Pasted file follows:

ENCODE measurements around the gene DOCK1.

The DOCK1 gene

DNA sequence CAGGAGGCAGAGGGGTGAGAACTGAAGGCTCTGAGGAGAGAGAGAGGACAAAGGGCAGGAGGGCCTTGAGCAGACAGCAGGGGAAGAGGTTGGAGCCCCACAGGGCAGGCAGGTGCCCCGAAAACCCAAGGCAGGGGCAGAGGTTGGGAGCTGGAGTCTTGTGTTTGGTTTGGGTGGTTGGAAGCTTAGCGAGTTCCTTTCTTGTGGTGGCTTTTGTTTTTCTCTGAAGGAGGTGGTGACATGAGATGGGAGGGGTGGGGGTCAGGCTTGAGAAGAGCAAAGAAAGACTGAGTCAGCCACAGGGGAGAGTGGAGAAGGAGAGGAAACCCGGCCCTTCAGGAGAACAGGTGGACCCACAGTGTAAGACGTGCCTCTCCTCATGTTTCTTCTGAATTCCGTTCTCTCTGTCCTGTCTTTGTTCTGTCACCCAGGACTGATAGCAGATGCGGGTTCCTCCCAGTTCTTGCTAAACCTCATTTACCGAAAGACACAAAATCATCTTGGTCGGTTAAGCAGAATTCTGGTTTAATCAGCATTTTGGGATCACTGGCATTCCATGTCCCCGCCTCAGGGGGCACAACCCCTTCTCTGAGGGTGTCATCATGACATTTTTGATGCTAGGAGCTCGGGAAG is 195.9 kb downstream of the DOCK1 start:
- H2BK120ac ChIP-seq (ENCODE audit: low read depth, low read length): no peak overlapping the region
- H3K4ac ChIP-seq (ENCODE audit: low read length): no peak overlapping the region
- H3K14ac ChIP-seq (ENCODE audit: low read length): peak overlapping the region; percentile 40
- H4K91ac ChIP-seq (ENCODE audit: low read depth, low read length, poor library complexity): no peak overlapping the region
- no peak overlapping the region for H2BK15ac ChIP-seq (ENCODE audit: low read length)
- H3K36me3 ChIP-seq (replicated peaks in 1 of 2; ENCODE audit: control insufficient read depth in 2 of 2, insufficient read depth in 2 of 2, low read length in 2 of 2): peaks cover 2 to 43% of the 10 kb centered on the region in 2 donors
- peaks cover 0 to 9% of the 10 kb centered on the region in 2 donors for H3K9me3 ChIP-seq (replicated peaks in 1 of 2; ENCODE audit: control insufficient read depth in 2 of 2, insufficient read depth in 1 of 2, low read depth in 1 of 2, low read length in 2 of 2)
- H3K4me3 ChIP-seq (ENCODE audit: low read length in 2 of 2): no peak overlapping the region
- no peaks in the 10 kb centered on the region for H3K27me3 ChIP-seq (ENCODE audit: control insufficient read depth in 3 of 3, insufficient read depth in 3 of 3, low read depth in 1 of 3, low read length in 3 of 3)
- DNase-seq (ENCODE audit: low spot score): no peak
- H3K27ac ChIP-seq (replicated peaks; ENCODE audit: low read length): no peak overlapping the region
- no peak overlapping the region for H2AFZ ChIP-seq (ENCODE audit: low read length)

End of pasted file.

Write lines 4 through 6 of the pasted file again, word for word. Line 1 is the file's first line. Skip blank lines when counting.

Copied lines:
- H2BK120ac ChIP-seq (ENCODE audit: low read depth, low read length): no peak overlapping the region
- H3K4ac ChIP-seq (ENCODE audit: low read length): no peak overlapping the region
- H3K14ac ChIP-seq (ENCODE audit: low read length): peak overlapping the region; percentile 40